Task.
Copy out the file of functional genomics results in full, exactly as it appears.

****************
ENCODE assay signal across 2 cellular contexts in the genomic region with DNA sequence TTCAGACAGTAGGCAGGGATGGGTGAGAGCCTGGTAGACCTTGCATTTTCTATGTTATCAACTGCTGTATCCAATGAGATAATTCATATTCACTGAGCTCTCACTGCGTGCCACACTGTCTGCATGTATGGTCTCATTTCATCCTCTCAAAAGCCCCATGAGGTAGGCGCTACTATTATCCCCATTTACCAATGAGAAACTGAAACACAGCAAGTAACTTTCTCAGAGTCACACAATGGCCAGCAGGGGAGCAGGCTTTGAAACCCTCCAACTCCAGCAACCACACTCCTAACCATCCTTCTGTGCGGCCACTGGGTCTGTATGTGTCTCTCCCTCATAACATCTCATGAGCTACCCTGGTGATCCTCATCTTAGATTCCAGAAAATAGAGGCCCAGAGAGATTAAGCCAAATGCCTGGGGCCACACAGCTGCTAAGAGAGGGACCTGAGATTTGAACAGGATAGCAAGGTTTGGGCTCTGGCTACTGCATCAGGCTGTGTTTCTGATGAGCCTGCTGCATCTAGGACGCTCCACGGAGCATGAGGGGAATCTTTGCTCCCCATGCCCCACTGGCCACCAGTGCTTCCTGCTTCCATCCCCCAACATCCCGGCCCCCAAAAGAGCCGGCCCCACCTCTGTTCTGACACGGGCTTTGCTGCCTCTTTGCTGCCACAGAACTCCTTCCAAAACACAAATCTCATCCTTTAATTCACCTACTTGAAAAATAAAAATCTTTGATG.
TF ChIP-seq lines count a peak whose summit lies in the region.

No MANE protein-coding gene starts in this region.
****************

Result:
ENCODE assay signal across 2 cellular contexts in the genomic region with DNA sequence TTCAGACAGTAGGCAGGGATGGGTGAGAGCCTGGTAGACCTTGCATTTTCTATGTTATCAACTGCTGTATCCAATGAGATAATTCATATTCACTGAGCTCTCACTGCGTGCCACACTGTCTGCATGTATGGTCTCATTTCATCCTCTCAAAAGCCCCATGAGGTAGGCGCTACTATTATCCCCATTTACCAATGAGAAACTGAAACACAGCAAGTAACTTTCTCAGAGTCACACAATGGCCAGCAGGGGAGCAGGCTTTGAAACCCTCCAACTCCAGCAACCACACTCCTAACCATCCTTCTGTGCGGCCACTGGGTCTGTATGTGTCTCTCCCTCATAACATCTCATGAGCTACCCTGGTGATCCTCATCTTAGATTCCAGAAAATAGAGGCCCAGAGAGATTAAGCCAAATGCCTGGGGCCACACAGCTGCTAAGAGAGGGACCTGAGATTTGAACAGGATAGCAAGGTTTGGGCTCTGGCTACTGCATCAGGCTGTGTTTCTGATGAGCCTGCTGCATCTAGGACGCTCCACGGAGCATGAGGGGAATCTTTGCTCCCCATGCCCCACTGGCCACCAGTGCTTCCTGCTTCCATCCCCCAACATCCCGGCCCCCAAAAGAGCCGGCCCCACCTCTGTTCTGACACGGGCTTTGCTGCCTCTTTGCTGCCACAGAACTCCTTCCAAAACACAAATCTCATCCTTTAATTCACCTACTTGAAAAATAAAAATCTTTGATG.
TF ChIP-seq lines count a peak whose summit lies in the region.

No MANE protein-coding gene starts in this region.